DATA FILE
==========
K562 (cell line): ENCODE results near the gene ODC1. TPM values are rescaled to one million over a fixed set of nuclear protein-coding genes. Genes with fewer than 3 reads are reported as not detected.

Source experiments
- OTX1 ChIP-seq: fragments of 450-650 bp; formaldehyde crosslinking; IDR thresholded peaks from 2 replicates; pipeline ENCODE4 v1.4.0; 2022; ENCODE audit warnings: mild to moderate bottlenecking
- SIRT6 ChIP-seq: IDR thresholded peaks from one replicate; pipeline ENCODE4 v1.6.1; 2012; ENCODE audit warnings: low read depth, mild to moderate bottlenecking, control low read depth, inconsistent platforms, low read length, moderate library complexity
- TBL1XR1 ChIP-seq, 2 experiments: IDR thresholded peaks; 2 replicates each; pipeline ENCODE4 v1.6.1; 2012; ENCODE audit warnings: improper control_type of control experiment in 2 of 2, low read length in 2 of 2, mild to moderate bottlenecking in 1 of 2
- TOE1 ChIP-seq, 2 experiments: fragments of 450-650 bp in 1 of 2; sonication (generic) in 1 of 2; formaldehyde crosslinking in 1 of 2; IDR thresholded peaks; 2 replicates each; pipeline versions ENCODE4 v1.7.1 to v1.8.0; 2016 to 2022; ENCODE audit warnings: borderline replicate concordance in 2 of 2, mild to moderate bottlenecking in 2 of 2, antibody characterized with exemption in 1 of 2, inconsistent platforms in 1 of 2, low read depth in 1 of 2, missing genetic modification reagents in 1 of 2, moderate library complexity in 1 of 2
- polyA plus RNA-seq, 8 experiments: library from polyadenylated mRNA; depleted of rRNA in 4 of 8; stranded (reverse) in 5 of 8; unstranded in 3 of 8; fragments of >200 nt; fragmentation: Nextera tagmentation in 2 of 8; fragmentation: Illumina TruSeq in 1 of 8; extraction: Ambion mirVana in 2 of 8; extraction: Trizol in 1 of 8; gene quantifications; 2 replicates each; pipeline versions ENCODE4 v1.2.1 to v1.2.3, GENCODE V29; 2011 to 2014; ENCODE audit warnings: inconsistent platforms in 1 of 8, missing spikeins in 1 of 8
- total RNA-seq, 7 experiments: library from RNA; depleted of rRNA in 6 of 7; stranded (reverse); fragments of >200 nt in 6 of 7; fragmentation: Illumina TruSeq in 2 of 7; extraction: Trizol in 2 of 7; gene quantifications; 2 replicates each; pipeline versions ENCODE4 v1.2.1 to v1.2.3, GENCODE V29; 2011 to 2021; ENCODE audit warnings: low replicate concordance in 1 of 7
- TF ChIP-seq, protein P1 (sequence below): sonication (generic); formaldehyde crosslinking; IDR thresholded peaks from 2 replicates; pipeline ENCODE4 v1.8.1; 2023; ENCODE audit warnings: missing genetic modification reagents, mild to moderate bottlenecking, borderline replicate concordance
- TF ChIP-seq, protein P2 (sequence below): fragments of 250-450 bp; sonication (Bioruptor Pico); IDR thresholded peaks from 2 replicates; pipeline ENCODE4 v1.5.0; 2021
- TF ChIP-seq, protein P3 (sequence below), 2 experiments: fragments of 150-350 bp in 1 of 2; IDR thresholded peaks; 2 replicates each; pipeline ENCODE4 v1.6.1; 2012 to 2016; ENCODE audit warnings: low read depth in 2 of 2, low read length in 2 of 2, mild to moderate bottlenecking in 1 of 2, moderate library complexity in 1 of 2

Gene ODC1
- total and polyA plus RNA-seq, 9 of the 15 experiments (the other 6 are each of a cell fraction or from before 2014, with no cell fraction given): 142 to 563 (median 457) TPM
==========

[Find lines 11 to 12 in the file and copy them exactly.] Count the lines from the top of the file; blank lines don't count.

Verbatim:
- TF ChIP-seq, protein P3 (sequence below), 2 experiments: fragments of 150-350 bp in 1 of 2; IDR thresholded peaks; 2 replicates each; pipeline ENCODE4 v1.6.1; 2012 to 2016; ENCODE audit warnings: low read depth in 2 of 2, low read length in 2 of 2, mild to moderate bottlenecking in 1 of 2, moderate library complexity in 1 of 2

Gene ODC1